Self-expansion as a mediator of relationship improvements in a mindfulness intervention


  • James W. Carson and Kimberly M. Carson, Duke University Medical Center; Karen M. Gil and Donald H. Baucom, University of North Carolina at Chapel Hill.

Address correspondence to James W. Carson, Duke University Medical Center, Box 90399, Durham, NC 27708; E-mail:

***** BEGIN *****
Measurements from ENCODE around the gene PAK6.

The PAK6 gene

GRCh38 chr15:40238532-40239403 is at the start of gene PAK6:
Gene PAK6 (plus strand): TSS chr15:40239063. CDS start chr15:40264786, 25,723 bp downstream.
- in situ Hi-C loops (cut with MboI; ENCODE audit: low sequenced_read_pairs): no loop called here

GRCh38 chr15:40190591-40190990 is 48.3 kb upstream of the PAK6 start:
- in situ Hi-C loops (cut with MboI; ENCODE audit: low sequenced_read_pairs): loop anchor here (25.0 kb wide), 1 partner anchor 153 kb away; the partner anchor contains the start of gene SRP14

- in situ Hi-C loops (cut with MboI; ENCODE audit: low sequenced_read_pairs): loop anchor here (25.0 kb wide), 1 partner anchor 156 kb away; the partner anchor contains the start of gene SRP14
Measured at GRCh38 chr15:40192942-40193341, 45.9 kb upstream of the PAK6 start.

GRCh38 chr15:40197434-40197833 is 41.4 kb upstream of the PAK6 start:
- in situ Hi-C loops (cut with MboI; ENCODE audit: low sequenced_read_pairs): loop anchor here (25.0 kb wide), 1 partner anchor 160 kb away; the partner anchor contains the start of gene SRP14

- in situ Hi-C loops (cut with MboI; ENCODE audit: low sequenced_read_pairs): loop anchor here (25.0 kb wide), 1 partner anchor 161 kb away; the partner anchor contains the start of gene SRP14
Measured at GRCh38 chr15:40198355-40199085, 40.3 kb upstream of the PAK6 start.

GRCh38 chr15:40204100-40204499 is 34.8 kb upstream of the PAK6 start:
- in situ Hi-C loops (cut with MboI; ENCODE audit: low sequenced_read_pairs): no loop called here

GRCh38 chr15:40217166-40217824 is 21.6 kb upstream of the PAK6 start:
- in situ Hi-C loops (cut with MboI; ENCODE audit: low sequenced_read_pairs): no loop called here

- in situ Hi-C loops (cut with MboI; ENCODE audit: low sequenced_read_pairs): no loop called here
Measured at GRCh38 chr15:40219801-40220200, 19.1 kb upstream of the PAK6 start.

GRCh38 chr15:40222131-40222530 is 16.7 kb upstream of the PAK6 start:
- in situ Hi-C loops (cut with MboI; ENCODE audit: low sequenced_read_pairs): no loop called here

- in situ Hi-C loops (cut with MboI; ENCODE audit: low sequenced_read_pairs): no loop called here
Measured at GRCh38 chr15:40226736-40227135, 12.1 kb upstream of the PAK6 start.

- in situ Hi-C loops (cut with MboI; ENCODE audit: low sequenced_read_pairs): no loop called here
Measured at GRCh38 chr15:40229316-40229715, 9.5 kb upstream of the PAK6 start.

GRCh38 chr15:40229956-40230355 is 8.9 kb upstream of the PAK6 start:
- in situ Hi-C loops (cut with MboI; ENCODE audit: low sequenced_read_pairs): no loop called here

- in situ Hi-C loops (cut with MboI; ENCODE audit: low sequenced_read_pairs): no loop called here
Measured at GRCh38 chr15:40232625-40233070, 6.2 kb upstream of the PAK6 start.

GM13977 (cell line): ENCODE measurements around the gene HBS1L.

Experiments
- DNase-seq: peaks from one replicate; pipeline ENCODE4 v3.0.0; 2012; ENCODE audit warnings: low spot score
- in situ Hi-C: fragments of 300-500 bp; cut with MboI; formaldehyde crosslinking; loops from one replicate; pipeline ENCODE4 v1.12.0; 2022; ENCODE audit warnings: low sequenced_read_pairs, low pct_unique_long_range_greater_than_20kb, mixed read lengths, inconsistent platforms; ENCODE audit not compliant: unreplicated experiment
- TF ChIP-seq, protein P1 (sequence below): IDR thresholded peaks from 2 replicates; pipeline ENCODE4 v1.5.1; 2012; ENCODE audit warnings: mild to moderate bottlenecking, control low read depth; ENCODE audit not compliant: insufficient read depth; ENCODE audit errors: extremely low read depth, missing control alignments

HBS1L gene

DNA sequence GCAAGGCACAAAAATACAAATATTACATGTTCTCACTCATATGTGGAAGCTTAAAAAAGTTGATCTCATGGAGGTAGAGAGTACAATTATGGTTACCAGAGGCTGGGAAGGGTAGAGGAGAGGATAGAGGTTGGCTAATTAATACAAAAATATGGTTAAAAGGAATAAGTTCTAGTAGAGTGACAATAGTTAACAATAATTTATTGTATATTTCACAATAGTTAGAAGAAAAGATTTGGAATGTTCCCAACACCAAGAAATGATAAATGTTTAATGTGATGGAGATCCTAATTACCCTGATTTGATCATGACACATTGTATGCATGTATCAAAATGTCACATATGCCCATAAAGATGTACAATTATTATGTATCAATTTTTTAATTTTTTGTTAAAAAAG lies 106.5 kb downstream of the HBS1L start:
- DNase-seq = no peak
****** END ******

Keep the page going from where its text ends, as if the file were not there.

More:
In a recent randomized controlled trial, couples participating in a mindfulness-based relationship enhancement program demonstrated significant improvements in relationship satisfaction and relationship distress (Carson, Carson, Gil, & Baucom, 2004). Here we report on a multiple mediation analysis of these couples’ improvements. Potential mediators included measures of couples’ engagement in exciting self-expanding activities, couples’ ability to accept one another’s difficult characteristics, and individual partners’ ability to relax. Results indicate that to a large extent, the mindfulness-related relationship improvements can be attributed to partners’ sense that they were participating in exciting self-expanding activities together during the course of the intervention. The implications of these findings for future mindfulness research are discussed.